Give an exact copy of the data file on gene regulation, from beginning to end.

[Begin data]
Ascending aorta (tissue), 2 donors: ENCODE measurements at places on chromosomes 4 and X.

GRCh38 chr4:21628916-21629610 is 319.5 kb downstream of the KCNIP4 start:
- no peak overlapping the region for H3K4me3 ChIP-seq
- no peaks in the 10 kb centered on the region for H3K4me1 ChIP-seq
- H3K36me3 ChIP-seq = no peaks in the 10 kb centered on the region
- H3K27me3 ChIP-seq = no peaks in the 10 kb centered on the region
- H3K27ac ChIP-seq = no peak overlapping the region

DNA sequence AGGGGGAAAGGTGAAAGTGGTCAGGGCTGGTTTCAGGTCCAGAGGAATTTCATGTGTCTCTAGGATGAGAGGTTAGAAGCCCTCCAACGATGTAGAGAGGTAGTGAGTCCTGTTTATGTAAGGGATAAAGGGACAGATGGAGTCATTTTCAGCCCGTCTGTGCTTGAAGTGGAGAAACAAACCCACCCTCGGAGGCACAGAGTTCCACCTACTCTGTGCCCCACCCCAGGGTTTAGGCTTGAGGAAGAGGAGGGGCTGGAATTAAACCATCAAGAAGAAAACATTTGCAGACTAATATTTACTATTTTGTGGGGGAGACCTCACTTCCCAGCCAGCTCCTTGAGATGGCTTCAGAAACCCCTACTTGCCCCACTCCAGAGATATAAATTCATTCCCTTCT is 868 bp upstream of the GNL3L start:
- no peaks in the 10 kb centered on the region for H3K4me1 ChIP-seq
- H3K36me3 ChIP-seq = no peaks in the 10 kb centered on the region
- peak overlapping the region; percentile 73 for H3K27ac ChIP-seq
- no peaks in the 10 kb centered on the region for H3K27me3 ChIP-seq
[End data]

Ascending aorta (tissue), 2 donors: ENCODE measurements at places on chromosomes 4 and X.

GRCh38 chr4:21628916-21629610 is 319.5 kb downstream of the KCNIP4 start:
- no peak overlapping the region for H3K4me3 ChIP-seq
- no peaks in the 10 kb centered on the region for H3K4me1 ChIP-seq
- H3K36me3 ChIP-seq = no peaks in the 10 kb centered on the region
- H3K27me3 ChIP-seq = no peaks in the 10 kb centered on the region
- H3K27ac ChIP-seq = no peak overlapping the region

DNA sequence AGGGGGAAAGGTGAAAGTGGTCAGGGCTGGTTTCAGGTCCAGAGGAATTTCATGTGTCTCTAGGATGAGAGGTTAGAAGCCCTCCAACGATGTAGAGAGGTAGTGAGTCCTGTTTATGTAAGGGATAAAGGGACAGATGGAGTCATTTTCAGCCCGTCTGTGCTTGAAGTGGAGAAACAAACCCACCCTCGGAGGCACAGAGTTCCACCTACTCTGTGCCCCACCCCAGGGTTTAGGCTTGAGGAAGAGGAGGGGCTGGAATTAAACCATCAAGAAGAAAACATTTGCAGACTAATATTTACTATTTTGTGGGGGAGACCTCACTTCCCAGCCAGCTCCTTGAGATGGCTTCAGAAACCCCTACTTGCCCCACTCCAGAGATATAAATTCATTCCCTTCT is 868 bp upstream of the GNL3L start:
- no peaks in the 10 kb centered on the region for H3K4me1 ChIP-seq
- H3K36me3 ChIP-seq = no peaks in the 10 kb centered on the region
- peak overlapping the region; percentile 73 for H3K27ac ChIP-seq
- no peaks in the 10 kb centered on the region for H3K27me3 ChIP-seq